Under Canada’s Species At Risk Act (SARA), the foremost function of COSEWIC is to “assess the status of each wildlife species considered by COSEWIC to be at risk and, as part of the assessment, identify existing and potential threats to the species”. During the past year, COSEWIC held two Wildlife Species Assessment Meetings and reviewed the status of 79 wildlife species (species, subspecies, populations). During the meeting of November 2009, COSEWIC assessed or reviewed the classification of the status of 28 wildlife species. COSEWIC assessed or reviewed the classification of an additional 51 wildlife species (species, subspecies and populations) during their April 2010 meeting. For species already found on Schedule 1 of SARA, the classification of 32 species was reviewed by COSEWIC and the status of the wildlife species was confirmed to be in the same category (extirpated - no longer found in the wild in Canada but occurring elsewhere, endangered, threatened or of special concern). The wildlife species assessment results for the 2009-2010 reporting period include the following: Extirpated: 6 Endangered: 39 Threatened: 16 Special Concern: 17 Data Deficient: 1 This report transmits to the Minister the status of 46 species newly classified as extirpated, endangered, threatened or of special concern, fulfilling COSEWIC’s obligations under SARA Section 24 and 25. A full detailed summary of the assessment for each species and the reason for the designation can be found in Appendix I of the attached report. Since its inception, COSEWIC has assessed 602 wildlife species in various risk categories, including 262 Endangered, 151 Threatened, 166 Special Concern and 23 Extirpated. In addition, 13 wildlife species have been assessed as Extinct. Also, to date, 46 wildlife species have been identified by COSEWIC as Data Deficient and 166 wildlife species were assessed as Not at Risk. This year has been a particularly productive year for COSEWIC’s Aboriginal Traditional Knowledge (ATK) Subcommittee. In April 2010 COSEWIC approved the Aboriginal Traditional Knowledge Process and Protocol Guidelines, providing clear and agreed principles for the gathering of Aboriginal Traditional Knowledge to carry out COSEWIC functions as required under Section 15(2) of SARA (See Appendix III of the attached report). We are grateful for the rich and enthusiastic contribution made by community elders and experts in helping the ATK Subcommittee prepare the ATK protocols.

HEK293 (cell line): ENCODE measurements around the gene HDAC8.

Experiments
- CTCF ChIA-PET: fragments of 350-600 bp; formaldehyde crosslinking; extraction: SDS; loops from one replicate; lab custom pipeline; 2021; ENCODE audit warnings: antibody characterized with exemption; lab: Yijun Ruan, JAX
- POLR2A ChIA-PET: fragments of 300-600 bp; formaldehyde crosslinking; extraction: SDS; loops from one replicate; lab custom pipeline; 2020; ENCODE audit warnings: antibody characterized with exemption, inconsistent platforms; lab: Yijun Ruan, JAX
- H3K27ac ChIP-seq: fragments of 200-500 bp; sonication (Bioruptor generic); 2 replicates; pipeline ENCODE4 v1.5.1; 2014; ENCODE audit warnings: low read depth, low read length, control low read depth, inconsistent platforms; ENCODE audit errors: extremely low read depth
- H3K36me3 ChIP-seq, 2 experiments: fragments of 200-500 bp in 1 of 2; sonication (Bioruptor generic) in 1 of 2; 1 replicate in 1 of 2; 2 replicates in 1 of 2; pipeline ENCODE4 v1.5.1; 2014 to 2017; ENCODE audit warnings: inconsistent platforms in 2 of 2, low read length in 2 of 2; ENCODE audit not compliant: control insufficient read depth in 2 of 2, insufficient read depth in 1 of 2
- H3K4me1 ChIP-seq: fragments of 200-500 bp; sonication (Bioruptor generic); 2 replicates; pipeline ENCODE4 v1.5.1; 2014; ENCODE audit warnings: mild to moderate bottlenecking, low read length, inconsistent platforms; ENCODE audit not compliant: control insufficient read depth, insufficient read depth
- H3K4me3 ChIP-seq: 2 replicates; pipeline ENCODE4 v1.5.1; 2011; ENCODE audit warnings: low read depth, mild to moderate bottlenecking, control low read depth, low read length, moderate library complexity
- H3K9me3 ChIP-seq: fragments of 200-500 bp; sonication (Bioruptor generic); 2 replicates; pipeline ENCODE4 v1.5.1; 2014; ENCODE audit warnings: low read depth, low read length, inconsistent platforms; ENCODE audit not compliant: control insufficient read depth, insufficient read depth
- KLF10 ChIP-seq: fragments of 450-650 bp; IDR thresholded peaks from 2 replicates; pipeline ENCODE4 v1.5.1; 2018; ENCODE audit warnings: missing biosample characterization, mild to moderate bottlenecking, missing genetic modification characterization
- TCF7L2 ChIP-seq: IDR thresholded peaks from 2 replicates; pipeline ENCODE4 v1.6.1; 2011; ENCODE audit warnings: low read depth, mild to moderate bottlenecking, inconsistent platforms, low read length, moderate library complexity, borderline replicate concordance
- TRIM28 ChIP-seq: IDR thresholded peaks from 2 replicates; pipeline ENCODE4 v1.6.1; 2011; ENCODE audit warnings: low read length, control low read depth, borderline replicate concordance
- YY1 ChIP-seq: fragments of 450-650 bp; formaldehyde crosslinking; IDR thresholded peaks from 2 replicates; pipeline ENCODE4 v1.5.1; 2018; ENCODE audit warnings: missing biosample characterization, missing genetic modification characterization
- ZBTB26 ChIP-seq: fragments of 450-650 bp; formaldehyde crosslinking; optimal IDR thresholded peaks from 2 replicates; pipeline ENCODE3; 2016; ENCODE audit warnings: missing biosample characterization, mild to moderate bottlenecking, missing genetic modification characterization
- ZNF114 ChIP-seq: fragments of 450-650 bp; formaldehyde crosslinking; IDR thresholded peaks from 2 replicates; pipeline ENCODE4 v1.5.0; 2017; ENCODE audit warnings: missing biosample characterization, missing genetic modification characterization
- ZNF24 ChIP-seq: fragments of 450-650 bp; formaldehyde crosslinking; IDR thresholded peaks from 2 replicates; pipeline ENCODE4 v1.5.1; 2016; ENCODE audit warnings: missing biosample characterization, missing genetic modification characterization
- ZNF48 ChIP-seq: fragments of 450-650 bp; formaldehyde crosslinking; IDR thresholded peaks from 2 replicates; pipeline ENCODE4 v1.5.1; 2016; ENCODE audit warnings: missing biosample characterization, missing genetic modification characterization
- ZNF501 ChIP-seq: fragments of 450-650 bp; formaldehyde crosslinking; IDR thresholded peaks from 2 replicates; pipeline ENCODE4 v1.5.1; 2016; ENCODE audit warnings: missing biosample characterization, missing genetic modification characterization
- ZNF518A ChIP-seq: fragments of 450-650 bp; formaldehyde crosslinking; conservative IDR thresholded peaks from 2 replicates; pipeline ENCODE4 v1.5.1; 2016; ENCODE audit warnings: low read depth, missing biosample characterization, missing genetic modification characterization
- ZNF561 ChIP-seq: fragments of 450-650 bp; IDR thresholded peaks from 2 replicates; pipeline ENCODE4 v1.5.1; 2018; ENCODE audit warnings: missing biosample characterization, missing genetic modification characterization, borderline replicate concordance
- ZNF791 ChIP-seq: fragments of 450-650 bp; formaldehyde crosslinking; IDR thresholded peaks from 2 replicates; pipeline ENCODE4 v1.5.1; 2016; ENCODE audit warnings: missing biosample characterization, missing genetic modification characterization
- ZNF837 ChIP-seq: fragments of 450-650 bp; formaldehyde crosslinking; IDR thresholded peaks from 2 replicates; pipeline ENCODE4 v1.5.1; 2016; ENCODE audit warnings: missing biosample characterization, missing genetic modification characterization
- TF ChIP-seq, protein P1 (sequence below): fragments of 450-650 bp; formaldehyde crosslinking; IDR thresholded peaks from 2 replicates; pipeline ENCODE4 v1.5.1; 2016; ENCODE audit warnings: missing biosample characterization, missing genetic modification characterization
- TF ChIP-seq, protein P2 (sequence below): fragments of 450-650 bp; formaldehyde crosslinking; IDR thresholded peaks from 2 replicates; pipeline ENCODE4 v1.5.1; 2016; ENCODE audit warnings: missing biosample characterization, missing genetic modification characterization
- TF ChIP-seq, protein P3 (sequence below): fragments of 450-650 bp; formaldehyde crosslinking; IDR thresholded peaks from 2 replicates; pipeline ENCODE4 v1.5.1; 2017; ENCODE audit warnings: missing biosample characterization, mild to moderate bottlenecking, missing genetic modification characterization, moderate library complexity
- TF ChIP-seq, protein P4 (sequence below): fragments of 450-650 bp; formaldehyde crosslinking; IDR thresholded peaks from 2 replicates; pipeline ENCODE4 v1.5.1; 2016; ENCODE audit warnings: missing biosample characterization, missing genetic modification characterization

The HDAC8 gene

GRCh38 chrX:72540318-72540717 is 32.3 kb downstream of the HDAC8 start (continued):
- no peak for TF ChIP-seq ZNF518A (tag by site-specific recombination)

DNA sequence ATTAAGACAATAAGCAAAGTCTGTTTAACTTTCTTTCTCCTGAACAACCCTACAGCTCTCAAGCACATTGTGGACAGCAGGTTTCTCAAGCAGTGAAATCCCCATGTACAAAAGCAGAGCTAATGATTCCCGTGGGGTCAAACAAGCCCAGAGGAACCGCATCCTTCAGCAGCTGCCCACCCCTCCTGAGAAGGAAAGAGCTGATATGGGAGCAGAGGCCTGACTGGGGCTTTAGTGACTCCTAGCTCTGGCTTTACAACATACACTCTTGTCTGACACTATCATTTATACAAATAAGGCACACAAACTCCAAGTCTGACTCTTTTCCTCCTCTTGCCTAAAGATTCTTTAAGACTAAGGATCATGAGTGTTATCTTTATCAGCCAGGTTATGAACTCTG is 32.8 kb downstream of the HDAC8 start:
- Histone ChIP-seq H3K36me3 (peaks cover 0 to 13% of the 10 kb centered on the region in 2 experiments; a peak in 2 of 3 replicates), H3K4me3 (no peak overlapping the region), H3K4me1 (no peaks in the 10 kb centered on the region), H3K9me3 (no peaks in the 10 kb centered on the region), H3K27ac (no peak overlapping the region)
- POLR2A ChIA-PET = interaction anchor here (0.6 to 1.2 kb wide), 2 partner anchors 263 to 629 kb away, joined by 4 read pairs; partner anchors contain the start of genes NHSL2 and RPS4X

• COSEWIC Annual Report 2020 to 2021 (2021-10-12)